As I recall, conservation districts were represented via NACD in the planning process, which was important and helpful in terms of private landowner representation (NACD is represented on the group by Forestry Resource Policy Group members John McAlpine of Arkansas and Gary Blair of Mississippi). Beyond that, we’re excited by the leadership role NACD has recently accepted as we move from more of a planning stance into implementation.
Districts can be incredibly helpful in working with individual landowners to help them understand and take advantage of the various programs and/or incentives that may be available to support their management objectives. But of equal importance is the role conservation districts can play as conduits of information and perspective from the private landowners back to the larger collaboration.
This whole effort is focused on supporting private landowners in the long-term ownership and management of their forests. KFAF does not itself have the staff or resources to engage the landowner community in the same way conservation districts can. So, by participating in the collaboration, the individual districts (and NACD) can play an important role in both the development of thoughtful strategies and their implementation over time.
Everyone benefits from our forests, whether it’s clean air, clean water, recreation, wildlife habitat. How does your group plan to communicate these benefits to policymakers?
Well, as part of the strategic plan KFAF has identified six important areas of focus for strategic activity: public and private partnerships; forest values; political action and policy; markets; planning; and communication and education. Each of these topics now has a working team made up of partner organizations whose charge includes the development of strategic approaches designed to move KFAF’s conservation agenda forward through the lens of that particular team.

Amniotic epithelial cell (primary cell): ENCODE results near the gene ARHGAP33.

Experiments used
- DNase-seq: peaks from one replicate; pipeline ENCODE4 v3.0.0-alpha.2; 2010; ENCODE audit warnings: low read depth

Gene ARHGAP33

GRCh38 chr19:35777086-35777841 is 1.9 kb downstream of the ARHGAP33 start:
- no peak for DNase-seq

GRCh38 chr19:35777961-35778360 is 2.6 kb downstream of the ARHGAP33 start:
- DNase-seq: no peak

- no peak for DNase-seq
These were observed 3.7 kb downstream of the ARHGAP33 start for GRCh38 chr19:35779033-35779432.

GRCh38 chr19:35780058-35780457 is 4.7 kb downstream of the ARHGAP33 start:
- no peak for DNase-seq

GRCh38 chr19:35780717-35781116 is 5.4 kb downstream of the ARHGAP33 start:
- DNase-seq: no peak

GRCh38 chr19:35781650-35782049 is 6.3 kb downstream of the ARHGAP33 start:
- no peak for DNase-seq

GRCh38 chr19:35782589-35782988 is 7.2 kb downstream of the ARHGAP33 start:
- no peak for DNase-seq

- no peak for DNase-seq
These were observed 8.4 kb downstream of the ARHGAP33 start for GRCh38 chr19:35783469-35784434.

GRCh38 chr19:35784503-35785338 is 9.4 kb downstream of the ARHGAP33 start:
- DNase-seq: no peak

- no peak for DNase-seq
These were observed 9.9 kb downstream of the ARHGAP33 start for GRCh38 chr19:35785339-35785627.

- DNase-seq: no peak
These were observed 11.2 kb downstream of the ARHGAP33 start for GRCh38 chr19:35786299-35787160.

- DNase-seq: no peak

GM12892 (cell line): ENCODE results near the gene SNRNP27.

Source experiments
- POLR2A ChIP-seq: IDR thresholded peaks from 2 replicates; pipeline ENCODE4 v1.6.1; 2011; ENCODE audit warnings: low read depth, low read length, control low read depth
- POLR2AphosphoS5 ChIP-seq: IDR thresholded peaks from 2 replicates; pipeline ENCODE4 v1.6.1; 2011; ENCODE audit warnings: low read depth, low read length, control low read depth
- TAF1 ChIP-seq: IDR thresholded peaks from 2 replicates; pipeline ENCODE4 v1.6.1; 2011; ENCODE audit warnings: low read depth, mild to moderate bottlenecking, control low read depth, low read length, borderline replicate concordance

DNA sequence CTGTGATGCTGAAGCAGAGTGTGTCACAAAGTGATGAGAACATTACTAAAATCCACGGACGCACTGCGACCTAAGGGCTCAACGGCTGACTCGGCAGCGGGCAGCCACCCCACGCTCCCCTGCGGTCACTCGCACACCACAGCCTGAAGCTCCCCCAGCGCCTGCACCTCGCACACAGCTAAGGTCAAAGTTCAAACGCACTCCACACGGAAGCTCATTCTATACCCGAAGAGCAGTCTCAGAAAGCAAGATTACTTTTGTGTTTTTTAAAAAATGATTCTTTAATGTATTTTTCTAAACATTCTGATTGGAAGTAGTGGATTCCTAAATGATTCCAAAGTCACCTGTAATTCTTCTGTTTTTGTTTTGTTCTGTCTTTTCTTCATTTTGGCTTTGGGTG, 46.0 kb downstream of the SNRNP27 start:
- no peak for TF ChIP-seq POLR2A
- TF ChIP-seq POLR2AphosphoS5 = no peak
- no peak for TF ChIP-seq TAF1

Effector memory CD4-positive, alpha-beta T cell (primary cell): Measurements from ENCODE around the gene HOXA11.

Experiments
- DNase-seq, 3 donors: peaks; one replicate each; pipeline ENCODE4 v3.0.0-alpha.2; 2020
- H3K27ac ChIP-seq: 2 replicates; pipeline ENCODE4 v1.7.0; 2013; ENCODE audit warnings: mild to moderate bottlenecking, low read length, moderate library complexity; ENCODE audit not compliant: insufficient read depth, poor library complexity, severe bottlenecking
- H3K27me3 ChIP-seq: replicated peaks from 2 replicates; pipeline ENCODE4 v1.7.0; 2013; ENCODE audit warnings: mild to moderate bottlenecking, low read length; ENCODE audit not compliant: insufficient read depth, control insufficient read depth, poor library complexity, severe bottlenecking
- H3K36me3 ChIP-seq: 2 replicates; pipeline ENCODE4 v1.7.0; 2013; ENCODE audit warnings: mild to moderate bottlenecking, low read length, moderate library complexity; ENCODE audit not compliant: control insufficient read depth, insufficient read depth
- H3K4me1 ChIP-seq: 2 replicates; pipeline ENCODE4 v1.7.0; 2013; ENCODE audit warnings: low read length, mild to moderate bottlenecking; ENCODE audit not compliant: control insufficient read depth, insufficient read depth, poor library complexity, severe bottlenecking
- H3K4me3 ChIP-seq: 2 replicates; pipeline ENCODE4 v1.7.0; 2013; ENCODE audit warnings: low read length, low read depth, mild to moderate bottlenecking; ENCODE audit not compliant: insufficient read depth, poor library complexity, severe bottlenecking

Communication and outreach – given the need to literally “change the conversation” around forests – will obviously be critical to the effort. That said, there is already a lot of really good information out there that has been generated by like-minded organizations, and there is no need for KFAF to reinvent the communication wheel. One thing the team will do, however, is compile the best information available and make sure it is in a form that the political action and policy team can effectively utilize in the implementation of their strategies and messaging to our elected officials.
One of the advantages of a collaboration like KFAF is the ability to integrate the work from different teams to create leverage points that otherwise might not exist. The work of the communications and education team will be critical to a number of working groups. They will help compile the existing available information in addition to creating effective messages for the broad variety of audiences we will need to communicate with over time, including those responsible for making policy decisions.
How does forestry’s connection with public health fit into the conversation?
That is a really interesting question. Historically, we have not focused our conversation surrounding forests on their impacts on human health, but that is changing. Recent studies in urban centers have shown documented benefits from tree planting and urban canopy cover on the heart health of local citizens, and I think many of us understand the mental health values of spending a day in the woods.
Beyond that, the impacts of forests on air and water quality, and subsequently on human health, are pretty well understood. But once again, it’s something that I think historically we’ve taken for granted, but are now beginning to document.